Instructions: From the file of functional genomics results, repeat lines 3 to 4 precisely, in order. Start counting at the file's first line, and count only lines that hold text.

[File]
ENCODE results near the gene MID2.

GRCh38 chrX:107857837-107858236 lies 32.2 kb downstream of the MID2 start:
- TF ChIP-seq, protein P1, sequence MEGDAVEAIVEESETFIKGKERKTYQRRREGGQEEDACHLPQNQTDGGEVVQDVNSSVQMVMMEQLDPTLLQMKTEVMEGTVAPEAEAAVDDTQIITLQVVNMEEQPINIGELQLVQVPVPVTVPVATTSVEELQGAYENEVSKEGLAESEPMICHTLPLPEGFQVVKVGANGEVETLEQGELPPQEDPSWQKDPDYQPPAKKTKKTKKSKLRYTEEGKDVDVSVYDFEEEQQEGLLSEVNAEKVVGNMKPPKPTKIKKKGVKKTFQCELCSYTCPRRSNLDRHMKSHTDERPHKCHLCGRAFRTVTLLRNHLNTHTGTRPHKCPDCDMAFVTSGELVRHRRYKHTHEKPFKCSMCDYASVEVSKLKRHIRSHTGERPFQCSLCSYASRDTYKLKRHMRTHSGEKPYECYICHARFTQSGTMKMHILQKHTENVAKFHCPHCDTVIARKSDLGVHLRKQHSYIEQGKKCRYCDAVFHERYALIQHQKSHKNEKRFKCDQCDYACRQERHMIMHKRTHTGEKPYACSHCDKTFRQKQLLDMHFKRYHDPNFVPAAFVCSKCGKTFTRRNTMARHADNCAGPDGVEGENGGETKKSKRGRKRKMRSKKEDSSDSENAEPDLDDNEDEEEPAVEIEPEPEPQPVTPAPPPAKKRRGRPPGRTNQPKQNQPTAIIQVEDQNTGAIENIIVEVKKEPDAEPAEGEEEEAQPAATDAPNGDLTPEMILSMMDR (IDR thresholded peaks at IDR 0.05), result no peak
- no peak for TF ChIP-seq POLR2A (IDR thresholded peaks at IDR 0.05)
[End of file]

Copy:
- TF ChIP-seq, protein P1, sequence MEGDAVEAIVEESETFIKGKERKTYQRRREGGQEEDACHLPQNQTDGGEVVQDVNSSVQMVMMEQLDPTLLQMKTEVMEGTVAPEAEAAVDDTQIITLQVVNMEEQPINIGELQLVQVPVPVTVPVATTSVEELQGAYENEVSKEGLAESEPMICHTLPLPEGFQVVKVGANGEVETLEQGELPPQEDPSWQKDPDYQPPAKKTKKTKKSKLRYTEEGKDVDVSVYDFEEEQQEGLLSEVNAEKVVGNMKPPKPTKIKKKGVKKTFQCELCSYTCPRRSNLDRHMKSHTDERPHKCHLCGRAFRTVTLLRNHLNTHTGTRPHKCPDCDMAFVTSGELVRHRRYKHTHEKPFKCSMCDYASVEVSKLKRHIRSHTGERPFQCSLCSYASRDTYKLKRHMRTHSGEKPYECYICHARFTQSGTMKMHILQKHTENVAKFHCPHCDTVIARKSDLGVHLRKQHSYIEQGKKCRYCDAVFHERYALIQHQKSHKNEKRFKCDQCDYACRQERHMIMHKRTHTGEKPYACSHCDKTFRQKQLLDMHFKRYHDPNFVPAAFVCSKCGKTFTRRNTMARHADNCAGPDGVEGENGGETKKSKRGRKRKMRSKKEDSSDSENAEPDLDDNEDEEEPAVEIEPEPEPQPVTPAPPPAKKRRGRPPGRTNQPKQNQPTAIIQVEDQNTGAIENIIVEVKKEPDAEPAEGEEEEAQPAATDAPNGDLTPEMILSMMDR (IDR thresholded peaks at IDR 0.05), result no peak
- no peak for TF ChIP-seq POLR2A (IDR thresholded peaks at IDR 0.05)